Dungeness Crab is the largest fishery on the West Coast, dating back to 1848 San Francisco when Crab was plentiful within the Bay. With no seasons or regulations, the crabs slowly became harder and harder to catch, by the early 1930’s crab could only be caught outside of the Golden Gate Bridge. By that time Crab, fishermen had started to organize and form the Crab Fishermen’s Protective Association which consisted of over 300 crab boats. The Association gave the fishermen some much-needed protection and organization, preventing them from being taken advantage of. In the mid-1930s the Association set up off the boat sails to the general public in order to combat the low prices that they were being offered by wholesalers. Crab fishermen didn’t see any real recognition or respect until the mid-1950’s when a Sicilian immigrant and crab salesman named Sam Alioto and his family began to dominate San Francisco politics. The Alioto’s established Dungeness Crab as a San Francisco staple. Crab fishing continues to be a tradition that the entire Bay Area prepares for every November when family and friends set dates to get together and feast on our local treasure.
Our Dungeness Crab is all sourced from local, small, day boats out of Santa Cruz, Half Moon Bay, and Bodega Bay. They are all sorted on the boat and only the largest-sized crabs are set aside for us, so you always know you are getting the biggest, meatiest, and freshest crabs on the market. All of our crabs are cooked the morning of delivery. We offer them whole and cracked and cleaned. Live crabs are available on special occasions (Thanksgiving/Christmas/New Years) or with an order minimum and specific delivery instructions – please email us if you are interested.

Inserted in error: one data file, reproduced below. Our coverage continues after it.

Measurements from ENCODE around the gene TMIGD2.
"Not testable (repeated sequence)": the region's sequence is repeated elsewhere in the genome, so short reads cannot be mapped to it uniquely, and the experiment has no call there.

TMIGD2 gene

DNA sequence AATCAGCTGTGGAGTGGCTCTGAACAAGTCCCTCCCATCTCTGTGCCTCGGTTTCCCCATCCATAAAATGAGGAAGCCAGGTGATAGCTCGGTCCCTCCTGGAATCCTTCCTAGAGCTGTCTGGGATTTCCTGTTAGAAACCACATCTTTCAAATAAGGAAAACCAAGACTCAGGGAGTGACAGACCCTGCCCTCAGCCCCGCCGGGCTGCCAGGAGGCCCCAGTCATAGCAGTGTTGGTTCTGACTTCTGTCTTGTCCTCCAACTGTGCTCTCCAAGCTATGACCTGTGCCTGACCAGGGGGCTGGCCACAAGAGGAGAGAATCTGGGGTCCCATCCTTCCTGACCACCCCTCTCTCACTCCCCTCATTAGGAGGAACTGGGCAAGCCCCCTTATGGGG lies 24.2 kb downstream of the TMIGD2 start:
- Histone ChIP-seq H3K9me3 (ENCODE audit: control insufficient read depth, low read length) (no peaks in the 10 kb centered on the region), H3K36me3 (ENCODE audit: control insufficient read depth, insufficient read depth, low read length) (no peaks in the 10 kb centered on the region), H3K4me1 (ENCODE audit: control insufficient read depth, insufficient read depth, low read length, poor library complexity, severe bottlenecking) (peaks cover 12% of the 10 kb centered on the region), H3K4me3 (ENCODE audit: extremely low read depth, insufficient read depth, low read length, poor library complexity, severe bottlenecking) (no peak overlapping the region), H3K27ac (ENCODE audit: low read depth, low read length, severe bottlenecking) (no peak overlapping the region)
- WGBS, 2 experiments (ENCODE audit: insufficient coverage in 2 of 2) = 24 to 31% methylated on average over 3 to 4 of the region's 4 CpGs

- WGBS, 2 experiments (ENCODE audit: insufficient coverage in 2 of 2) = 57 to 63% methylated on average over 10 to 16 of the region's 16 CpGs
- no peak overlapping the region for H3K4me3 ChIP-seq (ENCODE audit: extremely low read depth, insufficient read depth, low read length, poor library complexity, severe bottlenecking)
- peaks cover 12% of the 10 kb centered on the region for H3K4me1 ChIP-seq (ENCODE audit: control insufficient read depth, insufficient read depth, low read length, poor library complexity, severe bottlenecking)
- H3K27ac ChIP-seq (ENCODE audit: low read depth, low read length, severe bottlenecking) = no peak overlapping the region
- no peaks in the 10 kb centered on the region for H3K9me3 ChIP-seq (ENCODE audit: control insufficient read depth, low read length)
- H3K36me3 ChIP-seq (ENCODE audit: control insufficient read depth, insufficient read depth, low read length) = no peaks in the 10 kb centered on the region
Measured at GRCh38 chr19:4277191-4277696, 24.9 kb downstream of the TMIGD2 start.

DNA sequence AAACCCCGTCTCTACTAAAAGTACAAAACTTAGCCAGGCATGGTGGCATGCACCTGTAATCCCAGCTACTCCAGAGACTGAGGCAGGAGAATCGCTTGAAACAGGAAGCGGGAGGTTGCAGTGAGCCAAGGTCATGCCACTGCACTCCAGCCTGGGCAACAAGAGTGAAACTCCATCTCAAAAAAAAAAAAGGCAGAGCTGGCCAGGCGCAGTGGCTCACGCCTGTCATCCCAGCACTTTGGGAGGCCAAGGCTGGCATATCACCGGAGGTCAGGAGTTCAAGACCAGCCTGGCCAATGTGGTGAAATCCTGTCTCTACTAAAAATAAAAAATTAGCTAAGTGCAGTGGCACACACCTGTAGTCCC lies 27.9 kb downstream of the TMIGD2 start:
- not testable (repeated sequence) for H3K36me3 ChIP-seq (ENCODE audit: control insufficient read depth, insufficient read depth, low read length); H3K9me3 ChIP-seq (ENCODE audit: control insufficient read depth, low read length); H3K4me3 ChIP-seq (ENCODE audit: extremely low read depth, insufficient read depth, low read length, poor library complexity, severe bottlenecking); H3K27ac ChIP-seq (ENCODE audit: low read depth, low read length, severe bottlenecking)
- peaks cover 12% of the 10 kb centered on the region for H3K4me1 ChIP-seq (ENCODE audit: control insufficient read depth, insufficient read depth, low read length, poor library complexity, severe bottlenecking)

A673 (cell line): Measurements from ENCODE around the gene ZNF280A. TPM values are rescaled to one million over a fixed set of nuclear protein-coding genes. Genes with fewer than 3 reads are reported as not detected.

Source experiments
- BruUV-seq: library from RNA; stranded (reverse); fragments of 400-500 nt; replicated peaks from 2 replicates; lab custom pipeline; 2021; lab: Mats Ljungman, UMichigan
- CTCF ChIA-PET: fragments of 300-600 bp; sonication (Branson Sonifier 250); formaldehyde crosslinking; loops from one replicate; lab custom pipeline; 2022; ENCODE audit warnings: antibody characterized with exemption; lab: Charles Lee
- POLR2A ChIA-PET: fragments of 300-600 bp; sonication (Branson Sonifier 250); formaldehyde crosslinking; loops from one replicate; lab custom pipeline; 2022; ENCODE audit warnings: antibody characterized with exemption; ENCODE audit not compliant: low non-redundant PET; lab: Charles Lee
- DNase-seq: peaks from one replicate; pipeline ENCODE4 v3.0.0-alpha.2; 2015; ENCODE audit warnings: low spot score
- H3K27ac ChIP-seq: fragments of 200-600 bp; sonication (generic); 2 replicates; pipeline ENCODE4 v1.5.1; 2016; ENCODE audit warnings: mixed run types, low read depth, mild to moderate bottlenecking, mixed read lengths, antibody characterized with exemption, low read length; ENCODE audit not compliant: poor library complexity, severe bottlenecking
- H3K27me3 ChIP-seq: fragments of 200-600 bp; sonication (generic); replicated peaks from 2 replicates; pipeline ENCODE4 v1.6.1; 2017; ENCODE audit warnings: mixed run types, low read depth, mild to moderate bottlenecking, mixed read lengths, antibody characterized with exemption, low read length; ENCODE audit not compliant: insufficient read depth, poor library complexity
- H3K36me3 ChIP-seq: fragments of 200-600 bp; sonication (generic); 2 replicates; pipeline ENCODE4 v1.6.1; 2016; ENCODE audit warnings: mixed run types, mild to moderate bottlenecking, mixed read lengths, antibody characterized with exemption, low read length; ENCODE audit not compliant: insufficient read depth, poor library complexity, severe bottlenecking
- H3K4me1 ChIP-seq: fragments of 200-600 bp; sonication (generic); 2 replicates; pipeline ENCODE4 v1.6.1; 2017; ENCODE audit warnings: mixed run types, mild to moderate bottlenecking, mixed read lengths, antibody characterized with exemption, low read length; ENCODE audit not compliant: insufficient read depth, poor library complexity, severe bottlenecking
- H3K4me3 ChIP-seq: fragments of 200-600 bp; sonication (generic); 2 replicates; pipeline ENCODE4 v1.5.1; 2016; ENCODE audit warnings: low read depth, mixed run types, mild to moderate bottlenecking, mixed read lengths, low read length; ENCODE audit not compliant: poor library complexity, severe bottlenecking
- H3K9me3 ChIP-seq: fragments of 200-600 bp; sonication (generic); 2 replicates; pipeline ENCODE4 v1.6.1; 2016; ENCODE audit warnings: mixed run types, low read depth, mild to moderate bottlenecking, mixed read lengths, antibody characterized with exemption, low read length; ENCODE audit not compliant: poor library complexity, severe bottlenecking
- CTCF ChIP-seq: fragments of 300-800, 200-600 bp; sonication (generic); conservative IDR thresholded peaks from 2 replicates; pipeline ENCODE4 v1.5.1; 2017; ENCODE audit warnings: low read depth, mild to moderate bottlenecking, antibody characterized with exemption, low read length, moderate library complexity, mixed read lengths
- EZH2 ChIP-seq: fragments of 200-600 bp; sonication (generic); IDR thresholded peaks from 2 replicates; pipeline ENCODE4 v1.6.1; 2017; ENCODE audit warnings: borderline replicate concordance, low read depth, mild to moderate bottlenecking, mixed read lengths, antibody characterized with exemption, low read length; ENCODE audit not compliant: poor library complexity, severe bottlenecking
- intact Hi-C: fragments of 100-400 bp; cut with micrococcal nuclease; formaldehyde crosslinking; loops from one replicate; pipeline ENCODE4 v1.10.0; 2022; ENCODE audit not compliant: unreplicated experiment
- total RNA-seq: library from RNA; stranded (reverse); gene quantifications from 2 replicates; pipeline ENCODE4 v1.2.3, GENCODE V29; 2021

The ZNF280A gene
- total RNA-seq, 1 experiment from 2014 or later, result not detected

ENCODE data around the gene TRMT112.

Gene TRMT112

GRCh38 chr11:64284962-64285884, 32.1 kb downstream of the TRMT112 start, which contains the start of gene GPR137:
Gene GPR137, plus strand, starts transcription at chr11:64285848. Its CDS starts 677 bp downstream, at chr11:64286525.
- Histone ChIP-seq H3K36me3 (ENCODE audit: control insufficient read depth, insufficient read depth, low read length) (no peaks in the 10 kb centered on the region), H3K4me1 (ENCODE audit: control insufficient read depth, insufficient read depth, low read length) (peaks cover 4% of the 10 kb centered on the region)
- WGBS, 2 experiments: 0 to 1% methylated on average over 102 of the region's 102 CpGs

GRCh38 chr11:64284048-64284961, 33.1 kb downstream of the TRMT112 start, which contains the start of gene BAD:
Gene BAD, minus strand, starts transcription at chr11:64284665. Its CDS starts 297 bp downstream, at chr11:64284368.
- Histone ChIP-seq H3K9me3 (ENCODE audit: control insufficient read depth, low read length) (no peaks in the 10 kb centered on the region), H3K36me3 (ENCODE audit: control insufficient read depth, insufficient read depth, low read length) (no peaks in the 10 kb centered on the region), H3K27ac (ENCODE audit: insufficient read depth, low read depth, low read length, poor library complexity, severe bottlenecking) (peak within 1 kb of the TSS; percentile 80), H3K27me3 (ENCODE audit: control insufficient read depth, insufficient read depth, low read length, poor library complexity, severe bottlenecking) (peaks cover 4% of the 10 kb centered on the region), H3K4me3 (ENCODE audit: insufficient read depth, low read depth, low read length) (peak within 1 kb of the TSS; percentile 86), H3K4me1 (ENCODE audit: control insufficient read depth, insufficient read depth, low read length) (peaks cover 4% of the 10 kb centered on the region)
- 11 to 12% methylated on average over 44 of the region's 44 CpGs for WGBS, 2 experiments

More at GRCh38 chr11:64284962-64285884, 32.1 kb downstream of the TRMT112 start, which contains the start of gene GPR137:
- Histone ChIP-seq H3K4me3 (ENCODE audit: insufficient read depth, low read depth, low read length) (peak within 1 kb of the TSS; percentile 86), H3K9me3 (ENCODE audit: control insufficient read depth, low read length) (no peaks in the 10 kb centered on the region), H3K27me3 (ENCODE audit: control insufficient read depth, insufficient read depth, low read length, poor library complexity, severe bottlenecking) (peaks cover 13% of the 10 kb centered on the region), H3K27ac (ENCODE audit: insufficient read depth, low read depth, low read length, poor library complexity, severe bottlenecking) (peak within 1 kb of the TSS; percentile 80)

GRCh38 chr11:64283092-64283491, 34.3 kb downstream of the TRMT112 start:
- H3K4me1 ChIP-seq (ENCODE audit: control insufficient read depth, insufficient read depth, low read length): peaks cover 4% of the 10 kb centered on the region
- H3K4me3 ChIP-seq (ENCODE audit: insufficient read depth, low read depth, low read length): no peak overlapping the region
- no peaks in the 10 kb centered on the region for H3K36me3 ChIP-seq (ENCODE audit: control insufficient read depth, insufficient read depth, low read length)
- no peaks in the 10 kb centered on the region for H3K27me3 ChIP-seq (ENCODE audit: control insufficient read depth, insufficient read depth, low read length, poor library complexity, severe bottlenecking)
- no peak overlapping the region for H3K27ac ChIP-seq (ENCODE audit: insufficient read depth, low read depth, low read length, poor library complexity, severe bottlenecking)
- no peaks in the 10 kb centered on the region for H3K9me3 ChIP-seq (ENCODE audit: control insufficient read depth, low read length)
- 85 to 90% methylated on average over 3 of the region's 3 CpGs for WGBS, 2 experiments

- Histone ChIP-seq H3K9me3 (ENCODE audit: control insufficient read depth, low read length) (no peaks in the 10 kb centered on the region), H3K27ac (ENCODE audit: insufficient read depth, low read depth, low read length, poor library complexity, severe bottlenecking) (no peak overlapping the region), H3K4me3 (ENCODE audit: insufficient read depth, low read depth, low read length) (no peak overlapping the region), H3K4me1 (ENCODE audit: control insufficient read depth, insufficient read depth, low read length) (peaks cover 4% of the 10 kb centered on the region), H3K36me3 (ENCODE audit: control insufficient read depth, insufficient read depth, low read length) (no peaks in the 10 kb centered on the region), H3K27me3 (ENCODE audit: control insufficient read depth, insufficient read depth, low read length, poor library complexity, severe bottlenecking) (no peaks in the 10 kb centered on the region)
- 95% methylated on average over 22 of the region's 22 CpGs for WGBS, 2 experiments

Is Dungeness available all year?
Unfortunately not! Our local Dungeness season is usually open from mid-November (this year November 15th) until June; however, in recent years we have had more and more closures throughout the season. Two major issues cause closures of the crab season: algae blooms and protests overpricing.
Algae blooms are naturally occurring and usually predictable; however, sometimes an unexpected bloom will come close to threatening our crab, so preemptive measures are taken to close the season until the bloom has passed and crab is safe to eat.
The second issue threatening our Crab fishery centres around pricing disputes between processors and crab fishermen. These protests usually take place during the busiest time of the season over 25 cents per pound. The protests may seem frustrating; however, they are the result of crab fishermen organizing to ensure that they are getting a fair return for putting their life on the line – a tradition dating back to the mid-1930s.